Greenbelt Replacement Dwellings
Replacement dwellings within the greenbelt are an allowable exception under national and local planning policy. National planning policy states that “the replacement of a building, provided the new building is in the same use and not materially larger than the one it replaces” is deemed to be acceptable
Every local planning authority have their own definition of what they consider “materially larger” when assessing greenbelt replacement dwellings. These definitions and policies range from around 5 – 35% of the existing dwelling or structures on the site. Neither national or local policies give a definitive definition of what “materially larger” actually is, however there have been many approvals and appeals which have to some degree given us a “rule of thumb” for what should be allowable.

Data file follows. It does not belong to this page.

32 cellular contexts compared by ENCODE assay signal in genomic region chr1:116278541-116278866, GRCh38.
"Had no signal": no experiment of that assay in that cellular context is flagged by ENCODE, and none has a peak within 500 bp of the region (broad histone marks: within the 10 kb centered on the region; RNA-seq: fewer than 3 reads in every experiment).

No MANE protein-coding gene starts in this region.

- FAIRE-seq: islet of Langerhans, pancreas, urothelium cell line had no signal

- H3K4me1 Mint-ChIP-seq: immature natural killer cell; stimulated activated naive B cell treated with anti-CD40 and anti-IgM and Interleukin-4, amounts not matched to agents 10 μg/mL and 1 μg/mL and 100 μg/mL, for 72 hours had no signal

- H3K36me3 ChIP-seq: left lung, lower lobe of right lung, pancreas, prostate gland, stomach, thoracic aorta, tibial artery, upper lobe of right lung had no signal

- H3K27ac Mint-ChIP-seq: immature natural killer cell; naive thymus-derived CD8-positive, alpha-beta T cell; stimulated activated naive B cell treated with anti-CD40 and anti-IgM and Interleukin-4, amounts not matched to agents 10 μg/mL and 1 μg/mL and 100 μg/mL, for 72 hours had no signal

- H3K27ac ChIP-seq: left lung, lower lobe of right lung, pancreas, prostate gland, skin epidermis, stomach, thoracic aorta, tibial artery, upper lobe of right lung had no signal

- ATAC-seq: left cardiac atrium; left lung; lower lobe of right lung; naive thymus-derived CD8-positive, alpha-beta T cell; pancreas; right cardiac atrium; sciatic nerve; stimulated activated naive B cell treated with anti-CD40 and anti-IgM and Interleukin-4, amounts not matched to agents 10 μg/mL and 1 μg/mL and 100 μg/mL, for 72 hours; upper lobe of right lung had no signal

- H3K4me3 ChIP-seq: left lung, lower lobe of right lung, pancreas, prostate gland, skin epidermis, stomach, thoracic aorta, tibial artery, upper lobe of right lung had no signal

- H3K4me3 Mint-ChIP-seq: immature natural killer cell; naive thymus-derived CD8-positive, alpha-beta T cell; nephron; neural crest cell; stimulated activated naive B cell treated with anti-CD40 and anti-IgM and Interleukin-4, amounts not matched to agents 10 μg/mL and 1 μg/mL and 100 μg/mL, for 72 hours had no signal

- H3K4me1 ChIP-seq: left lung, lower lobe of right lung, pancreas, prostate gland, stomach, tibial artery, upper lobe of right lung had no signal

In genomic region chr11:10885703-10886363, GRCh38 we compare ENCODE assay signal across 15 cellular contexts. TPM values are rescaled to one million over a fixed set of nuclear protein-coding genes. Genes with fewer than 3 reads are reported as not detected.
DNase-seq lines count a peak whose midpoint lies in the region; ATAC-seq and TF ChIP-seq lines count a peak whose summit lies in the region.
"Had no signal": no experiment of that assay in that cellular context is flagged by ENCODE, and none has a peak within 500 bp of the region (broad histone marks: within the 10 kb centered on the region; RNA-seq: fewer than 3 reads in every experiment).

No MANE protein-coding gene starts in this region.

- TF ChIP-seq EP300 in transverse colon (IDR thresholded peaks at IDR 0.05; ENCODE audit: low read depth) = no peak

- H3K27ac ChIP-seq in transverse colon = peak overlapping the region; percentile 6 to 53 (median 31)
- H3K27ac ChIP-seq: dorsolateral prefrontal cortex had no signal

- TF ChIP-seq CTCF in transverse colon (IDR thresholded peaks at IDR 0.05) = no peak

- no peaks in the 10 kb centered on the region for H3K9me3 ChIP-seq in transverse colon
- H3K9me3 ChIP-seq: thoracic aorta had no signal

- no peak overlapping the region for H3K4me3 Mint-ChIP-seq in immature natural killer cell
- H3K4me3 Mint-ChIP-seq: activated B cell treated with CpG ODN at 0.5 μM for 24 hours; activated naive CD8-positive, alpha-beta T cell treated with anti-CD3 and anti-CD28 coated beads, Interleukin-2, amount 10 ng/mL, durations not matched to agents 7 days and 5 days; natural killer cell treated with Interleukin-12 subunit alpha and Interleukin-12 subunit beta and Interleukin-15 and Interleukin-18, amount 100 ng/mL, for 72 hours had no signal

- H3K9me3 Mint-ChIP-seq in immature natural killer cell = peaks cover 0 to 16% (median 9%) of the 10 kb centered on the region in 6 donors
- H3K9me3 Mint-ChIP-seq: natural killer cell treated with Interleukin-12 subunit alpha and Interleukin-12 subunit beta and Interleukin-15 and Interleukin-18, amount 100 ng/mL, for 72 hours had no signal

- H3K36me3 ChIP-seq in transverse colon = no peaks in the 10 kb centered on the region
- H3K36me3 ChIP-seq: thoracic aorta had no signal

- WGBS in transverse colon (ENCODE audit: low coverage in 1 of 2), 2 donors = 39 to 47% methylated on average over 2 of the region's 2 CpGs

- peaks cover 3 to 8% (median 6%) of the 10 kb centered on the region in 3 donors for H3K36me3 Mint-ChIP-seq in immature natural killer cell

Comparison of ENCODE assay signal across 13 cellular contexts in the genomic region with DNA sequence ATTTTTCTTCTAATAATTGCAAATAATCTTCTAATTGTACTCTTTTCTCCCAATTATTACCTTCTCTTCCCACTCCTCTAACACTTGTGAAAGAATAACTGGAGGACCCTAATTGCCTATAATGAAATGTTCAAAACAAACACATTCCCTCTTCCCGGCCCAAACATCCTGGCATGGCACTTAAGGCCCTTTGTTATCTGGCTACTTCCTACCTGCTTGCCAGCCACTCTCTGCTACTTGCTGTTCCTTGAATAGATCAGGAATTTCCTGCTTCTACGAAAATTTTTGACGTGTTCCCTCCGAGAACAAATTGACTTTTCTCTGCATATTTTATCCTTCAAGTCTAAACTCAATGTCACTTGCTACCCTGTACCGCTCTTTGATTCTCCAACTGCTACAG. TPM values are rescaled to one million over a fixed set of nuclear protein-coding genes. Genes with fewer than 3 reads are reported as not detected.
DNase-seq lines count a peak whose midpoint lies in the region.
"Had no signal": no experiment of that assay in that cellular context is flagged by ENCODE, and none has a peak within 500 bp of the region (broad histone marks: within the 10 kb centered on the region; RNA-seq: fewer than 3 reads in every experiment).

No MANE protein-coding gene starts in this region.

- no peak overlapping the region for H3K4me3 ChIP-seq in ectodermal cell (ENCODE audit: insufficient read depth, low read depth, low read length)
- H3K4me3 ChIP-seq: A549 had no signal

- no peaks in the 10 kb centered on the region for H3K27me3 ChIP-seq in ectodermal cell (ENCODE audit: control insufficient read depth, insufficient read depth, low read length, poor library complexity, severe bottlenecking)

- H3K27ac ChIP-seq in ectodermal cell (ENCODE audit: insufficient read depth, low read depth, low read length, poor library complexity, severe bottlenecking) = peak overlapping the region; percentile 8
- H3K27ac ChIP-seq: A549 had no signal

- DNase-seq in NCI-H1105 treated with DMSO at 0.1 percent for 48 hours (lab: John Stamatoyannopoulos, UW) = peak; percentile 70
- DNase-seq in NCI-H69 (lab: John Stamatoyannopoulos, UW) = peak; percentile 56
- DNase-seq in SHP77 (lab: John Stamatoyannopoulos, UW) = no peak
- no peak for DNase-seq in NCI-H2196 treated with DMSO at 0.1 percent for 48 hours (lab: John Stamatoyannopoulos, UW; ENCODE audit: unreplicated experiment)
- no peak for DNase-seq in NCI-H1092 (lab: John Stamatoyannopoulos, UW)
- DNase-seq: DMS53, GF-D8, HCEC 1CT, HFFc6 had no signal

There are 2 different calculations to look at when designing a planning strategy. The size of home extensions within the Greenbelt are based on the “original” house, as it was in 1948 (or when it was built if post 1948) while greenbelt replacement dwelling calculations are based on the “existing” built area on the site. Using these and clever interpretation of permitted development allowances we can often achieve permission for houses that are “materially larger”
More often than not, the brief we receive for a greenbelt replacement dwelling is to design a home that is as large as possible and WhiteBox Architecture has a great track record of designing and justifying homes that are “materially larger” than the one it replaces.